I've learnt two things about cotton suits - or gabardine, to be more precise.
First, it is an achingly comfortable cloth. The trousers, in particular, are soft and forgiving yet have a smooth finish that makes them smarter than corduroy or moleskin. I plan to have more casual trousers made in gabardine for next summer. It is more comfortable and versatile than linen (though perhaps less formal).
Second, cotton has no give. You don't realise how much stretch worsted wool has until until you wear cotton. The jacket is made to the same pattern as my other suits from Graham Browne, yet it feels tight whenever I'm moving or have a hand in the trouser pocket. James, the new front of house at Anderson & Sheppard, told me he dislikes cotton because you constantly feel like you're fighting against it. I know what he means now.
While this is not an insignificant disadvantage, I love this suit; I feel grateful to Richard of Choppin & Lodge for encouraging me to try it. It has been worn four of five times and already feels like an old friend. It goes well with knitwear, even just a polo-collared sweater, and received more notice from my wife than any suit I have got in years. I would actually wear this at the weekend, where I wouldn't wear a flannel or tweed suit (a jacket at most). It feels like a knock-around suit worthy of the name.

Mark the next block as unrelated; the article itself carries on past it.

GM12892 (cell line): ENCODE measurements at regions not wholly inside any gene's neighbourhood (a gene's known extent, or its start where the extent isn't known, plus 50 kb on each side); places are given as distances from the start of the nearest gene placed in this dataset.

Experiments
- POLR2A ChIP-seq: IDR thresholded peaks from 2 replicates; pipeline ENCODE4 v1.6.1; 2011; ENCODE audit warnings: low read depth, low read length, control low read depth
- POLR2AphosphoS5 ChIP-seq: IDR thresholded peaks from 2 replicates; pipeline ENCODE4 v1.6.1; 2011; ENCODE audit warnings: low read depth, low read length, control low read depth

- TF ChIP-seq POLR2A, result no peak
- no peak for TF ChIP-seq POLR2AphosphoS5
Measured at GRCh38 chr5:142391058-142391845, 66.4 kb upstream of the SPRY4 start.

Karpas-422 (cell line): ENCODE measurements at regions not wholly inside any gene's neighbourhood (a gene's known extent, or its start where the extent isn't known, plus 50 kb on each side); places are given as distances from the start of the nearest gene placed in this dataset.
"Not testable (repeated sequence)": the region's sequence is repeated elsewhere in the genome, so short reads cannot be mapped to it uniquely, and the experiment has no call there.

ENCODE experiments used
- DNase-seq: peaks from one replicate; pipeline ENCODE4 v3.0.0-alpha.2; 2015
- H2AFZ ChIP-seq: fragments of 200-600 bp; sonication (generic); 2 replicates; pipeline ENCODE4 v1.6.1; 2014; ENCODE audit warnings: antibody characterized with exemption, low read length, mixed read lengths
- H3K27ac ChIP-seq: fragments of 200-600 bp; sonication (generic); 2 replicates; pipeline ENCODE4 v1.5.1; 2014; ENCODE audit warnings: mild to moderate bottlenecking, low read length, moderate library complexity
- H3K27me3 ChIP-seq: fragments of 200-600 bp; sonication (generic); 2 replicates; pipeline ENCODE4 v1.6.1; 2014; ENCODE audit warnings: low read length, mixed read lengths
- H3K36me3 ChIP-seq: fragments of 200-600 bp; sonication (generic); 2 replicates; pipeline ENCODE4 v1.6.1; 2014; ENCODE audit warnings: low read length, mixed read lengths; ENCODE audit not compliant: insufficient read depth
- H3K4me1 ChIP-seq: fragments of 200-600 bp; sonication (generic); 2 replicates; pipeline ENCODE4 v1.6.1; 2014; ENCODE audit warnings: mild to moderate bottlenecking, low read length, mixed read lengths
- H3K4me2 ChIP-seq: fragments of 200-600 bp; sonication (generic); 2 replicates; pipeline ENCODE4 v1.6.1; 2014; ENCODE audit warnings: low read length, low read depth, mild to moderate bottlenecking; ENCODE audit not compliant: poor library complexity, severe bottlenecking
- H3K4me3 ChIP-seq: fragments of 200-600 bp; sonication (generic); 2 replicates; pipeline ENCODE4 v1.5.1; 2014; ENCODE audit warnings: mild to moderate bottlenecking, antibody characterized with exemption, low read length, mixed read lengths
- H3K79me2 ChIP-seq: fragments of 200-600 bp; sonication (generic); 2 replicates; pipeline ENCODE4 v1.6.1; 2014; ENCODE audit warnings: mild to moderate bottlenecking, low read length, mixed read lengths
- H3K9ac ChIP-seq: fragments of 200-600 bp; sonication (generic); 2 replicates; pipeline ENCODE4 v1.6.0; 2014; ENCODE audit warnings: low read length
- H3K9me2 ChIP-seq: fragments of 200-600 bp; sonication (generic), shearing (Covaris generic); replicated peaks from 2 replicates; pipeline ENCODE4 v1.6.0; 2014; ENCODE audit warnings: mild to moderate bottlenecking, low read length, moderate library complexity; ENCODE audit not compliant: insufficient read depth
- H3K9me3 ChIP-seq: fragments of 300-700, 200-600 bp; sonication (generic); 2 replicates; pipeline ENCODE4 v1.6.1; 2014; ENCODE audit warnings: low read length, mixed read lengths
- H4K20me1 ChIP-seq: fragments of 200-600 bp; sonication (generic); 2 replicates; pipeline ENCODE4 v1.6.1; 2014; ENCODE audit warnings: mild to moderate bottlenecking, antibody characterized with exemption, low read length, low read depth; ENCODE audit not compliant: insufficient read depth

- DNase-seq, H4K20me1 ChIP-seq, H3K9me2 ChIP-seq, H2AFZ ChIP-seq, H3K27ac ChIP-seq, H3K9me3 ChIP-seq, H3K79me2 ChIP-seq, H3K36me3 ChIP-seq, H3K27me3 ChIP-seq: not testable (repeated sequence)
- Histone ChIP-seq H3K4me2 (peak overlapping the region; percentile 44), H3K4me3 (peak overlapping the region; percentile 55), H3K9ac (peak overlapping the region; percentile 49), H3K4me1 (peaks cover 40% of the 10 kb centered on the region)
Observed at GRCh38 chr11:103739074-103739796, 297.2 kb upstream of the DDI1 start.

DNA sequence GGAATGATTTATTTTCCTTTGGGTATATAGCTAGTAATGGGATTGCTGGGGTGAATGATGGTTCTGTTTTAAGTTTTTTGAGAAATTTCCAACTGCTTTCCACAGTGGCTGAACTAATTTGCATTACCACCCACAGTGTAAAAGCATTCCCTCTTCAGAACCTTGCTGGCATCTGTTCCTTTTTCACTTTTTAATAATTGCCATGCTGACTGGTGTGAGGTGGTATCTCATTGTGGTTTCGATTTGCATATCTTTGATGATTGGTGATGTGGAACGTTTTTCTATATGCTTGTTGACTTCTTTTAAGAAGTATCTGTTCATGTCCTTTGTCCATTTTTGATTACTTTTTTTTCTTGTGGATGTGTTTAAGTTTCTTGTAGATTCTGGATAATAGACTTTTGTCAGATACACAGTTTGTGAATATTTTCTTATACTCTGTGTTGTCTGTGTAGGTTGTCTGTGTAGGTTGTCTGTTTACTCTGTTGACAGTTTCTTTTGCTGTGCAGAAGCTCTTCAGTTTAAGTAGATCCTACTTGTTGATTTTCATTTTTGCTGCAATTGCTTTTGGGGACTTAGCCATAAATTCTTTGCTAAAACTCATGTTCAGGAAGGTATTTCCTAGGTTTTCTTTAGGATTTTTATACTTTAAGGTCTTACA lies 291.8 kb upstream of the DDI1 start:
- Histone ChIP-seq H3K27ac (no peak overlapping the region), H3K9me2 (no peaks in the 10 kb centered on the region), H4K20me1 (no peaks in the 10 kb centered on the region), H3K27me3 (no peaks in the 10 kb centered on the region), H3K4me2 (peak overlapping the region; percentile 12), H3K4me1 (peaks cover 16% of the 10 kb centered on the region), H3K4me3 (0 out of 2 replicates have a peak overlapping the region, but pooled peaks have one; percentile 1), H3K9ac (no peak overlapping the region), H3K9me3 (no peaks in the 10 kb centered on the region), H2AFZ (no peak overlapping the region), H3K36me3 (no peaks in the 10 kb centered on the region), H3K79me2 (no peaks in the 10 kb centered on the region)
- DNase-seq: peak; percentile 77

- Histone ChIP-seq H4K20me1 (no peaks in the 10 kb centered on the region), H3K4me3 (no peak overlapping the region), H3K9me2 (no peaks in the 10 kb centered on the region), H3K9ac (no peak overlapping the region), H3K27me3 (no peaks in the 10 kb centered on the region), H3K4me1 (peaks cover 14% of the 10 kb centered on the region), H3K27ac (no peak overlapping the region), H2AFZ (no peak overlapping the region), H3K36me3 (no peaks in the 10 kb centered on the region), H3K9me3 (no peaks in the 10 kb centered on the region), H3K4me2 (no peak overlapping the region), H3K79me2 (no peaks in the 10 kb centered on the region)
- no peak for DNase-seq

The shirt lining to the inside works well - it is a nice little touch of flair. But lining the arms in it was a silly idea. Shirt sleeves stick worse to that than they would have done if it was unlined. So the lining will be replaced.
Finally, the photo. I can only apologise for the photo. One of these days I'll stop looking like a numpty, my arms stapled to my side. Thanks Richard, by the way, for finding just enough glare to remove all the hair on the top of my head.
Previous post on the making of the suit here.
Contact Choppin & Lodge from their website. Suit cost £875. Oh, and if anyone's interested: white shirt from Turnbull & Asser, grey one-piece tie from Kiton, white linen handkerchief from Simonnot Goddard.